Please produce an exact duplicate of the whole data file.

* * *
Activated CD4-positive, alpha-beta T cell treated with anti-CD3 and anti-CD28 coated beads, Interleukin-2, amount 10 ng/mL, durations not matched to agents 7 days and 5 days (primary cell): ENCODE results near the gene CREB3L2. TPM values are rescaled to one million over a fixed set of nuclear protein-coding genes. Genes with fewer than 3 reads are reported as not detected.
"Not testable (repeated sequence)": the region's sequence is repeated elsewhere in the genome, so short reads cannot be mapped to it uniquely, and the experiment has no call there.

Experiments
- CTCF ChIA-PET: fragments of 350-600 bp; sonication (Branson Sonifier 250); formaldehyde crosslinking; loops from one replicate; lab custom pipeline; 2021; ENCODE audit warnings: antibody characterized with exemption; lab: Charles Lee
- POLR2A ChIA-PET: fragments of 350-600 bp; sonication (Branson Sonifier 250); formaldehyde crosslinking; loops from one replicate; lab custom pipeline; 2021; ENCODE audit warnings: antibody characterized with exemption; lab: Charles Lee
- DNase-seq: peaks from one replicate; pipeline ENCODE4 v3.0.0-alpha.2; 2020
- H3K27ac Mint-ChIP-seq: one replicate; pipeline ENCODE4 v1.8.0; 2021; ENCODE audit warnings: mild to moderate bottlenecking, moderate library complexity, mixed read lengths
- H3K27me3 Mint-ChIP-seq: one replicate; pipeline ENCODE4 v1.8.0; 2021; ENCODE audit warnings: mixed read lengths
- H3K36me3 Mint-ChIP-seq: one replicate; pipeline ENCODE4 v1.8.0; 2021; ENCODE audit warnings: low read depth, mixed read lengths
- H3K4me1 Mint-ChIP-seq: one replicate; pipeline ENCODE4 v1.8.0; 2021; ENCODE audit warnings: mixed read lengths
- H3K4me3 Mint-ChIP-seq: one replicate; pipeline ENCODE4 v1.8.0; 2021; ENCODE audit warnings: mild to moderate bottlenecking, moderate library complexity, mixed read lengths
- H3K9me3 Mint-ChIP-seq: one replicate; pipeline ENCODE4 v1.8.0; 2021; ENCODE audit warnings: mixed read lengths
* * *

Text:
Activated CD4-positive, alpha-beta T cell treated with anti-CD3 and anti-CD28 coated beads, Interleukin-2, amount 10 ng/mL, durations not matched to agents 7 days and 5 days (primary cell): ENCODE results near the gene CREB3L2. TPM values are rescaled to one million over a fixed set of nuclear protein-coding genes. Genes with fewer than 3 reads are reported as not detected.
"Not testable (repeated sequence)": the region's sequence is repeated elsewhere in the genome, so short reads cannot be mapped to it uniquely, and the experiment has no call there.

Experiments
- CTCF ChIA-PET: fragments of 350-600 bp; sonication (Branson Sonifier 250); formaldehyde crosslinking; loops from one replicate; lab custom pipeline; 2021; ENCODE audit warnings: antibody characterized with exemption; lab: Charles Lee
- POLR2A ChIA-PET: fragments of 350-600 bp; sonication (Branson Sonifier 250); formaldehyde crosslinking; loops from one replicate; lab custom pipeline; 2021; ENCODE audit warnings: antibody characterized with exemption; lab: Charles Lee
- DNase-seq: peaks from one replicate; pipeline ENCODE4 v3.0.0-alpha.2; 2020
- H3K27ac Mint-ChIP-seq: one replicate; pipeline ENCODE4 v1.8.0; 2021; ENCODE audit warnings: mild to moderate bottlenecking, moderate library complexity, mixed read lengths
- H3K27me3 Mint-ChIP-seq: one replicate; pipeline ENCODE4 v1.8.0; 2021; ENCODE audit warnings: mixed read lengths
- H3K36me3 Mint-ChIP-seq: one replicate; pipeline ENCODE4 v1.8.0; 2021; ENCODE audit warnings: low read depth, mixed read lengths
- H3K4me1 Mint-ChIP-seq: one replicate; pipeline ENCODE4 v1.8.0; 2021; ENCODE audit warnings: mixed read lengths
- H3K4me3 Mint-ChIP-seq: one replicate; pipeline ENCODE4 v1.8.0; 2021; ENCODE audit warnings: mild to moderate bottlenecking, moderate library complexity, mixed read lengths
- H3K9me3 Mint-ChIP-seq: one replicate; pipeline ENCODE4 v1.8.0; 2021; ENCODE audit warnings: mixed read lengths